Universities and world rankings

 

Sir, – I read the report by Carl O’Brien on the 2020 QS World University Rankings with interest. I note particularly that institutes of technology are performing very well (“Irish universities stay outside top 100 in world rankings”, News, June 19th).

Massachusetts Institute of Technology (MIT) is ranked number one in the world for the eighth successive year. California Institute of Technology (CIT) is ranked number five. Swiss Federal Institute of Technology is ranked number six and École polytechnique fédérale de Lausanne is ranked number 18. The highest placed Irish institute is Trinity College Dublin, ranked 108th.

These various institutes of technology around the world bear their titles with pride. On the other hand, our Irish institutes of technology are rushing to be re-titled as universities. One wonders what our Irish ITs know that is hidden from bodies like MIT and CIT? – Yours, etc,

WILLIAM REVILLE,

(Emeritus Professor

of Biochemistry, UCC),

Waterfall,

Co Cork.

Sir, – Your recent coverage of the university rankings failed to note that “research” in this context means almost exclusively articles in for-profit scholarly journals in the sciences and engineering with a dollop of social sciences thrown in for good measure.

The humanities hardly contribute to the quantitative measures used in these calculations because they write books and their best articles largely appear in not-for-profit journals.

The best way to rise in the rankings is to eliminate them.

Six of the QS ranking’s top 20 universities are polytechnics. Beholden to the rankings, Irish university presidents, none of whom currently have a background in the humanities, are systematically undercutting the subjects in which our university’s international reputations are in fact based and where the greatest excellence has historically resided, while our political leadership joins them in promoting studying Stem (science, technology, engineering, and mathematics) as the only way to grow the economy. Such an approach places no value on the centrality of critical thinking and of understanding and furthering cultural expression to a healthy society, and also ignores the considerable economic impact of the art market, for example, and of heritage.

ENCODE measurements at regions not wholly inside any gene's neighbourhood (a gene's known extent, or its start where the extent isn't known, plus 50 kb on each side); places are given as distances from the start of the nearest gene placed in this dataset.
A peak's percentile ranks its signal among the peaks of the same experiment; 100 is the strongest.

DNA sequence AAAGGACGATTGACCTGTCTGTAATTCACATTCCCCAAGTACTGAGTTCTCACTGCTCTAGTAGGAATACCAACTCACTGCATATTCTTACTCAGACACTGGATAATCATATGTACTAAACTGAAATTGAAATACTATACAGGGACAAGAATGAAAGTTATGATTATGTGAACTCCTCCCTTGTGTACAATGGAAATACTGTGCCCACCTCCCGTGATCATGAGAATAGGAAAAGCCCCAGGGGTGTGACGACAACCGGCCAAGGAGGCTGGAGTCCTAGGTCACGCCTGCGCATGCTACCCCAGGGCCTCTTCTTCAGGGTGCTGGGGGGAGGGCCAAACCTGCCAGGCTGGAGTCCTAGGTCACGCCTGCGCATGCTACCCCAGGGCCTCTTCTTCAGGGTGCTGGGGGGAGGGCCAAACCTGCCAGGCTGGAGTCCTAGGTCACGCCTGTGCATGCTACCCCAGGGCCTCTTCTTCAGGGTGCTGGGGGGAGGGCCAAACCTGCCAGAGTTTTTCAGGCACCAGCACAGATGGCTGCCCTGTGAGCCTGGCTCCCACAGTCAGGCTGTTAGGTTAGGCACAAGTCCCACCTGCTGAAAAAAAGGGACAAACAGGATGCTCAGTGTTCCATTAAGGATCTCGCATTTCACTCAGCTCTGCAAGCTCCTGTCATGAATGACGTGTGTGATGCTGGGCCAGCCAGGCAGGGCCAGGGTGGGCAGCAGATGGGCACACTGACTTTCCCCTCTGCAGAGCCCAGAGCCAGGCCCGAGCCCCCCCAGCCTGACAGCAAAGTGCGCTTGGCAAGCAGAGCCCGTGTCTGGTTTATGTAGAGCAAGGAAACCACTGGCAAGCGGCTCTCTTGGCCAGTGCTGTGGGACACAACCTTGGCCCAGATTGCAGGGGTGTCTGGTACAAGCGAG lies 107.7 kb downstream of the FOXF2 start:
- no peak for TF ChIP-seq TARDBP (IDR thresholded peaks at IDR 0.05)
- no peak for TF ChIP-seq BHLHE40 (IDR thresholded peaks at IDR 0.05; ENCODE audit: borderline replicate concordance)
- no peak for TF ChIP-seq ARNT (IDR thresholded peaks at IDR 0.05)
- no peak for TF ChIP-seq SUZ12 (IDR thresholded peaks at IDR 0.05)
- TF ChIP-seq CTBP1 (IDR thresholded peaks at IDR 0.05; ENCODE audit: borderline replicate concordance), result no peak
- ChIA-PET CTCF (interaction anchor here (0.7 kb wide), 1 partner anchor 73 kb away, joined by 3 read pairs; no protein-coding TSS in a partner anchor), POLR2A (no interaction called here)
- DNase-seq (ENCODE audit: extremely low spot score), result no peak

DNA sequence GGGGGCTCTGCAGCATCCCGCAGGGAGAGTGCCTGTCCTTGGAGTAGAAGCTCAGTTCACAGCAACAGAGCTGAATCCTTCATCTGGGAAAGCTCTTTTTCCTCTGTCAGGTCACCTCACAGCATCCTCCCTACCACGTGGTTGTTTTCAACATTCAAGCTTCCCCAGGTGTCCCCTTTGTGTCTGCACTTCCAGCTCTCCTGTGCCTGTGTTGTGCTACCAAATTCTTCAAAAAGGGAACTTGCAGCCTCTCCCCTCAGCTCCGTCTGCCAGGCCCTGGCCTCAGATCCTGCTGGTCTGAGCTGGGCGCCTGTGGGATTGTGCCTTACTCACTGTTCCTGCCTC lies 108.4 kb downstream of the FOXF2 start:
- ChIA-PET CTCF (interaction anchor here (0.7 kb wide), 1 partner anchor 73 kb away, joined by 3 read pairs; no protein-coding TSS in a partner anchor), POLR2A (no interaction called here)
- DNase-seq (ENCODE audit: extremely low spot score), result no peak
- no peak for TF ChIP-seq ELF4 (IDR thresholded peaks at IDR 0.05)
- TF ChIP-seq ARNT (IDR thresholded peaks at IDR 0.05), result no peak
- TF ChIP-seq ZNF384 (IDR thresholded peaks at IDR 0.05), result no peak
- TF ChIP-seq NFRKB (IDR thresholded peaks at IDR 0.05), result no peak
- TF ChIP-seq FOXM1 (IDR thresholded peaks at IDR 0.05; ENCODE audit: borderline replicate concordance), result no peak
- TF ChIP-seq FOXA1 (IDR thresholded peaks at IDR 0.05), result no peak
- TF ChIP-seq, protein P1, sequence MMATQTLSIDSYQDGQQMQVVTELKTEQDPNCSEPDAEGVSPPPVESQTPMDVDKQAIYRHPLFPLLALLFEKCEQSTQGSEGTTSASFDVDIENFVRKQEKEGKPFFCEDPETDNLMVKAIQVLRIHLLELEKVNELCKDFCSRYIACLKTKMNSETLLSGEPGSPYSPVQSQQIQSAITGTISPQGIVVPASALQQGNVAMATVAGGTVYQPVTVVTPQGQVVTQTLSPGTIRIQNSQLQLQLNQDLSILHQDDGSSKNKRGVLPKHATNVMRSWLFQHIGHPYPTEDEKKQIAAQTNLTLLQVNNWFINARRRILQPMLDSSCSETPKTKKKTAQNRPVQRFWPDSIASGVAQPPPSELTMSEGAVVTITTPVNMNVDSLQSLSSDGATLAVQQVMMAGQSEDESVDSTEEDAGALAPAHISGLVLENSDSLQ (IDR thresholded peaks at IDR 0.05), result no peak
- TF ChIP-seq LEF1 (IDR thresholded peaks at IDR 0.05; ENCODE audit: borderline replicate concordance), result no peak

We are in real danger of cutting off our noses to spite our faces here. – Yours, etc,

KATHLEEN

JAMES-CHAKRABORTY,

Professor of Art History,

University College Dublin,

Belfield,

Dublin 4.

Sir, – For all the imprecision of the QS World University Rankings, one stark comparison is clear.

While the UK has nine universities in the top 50, the highest entrant from the other 27 EU countries (population 456 million) is 50th.

After Brexit, one hopes the European elite will continue to be educated in Britain – or Australia, which has four universities in the top 50. – Yours, etc,

Dr JOHN DOHERTY,

Vienna.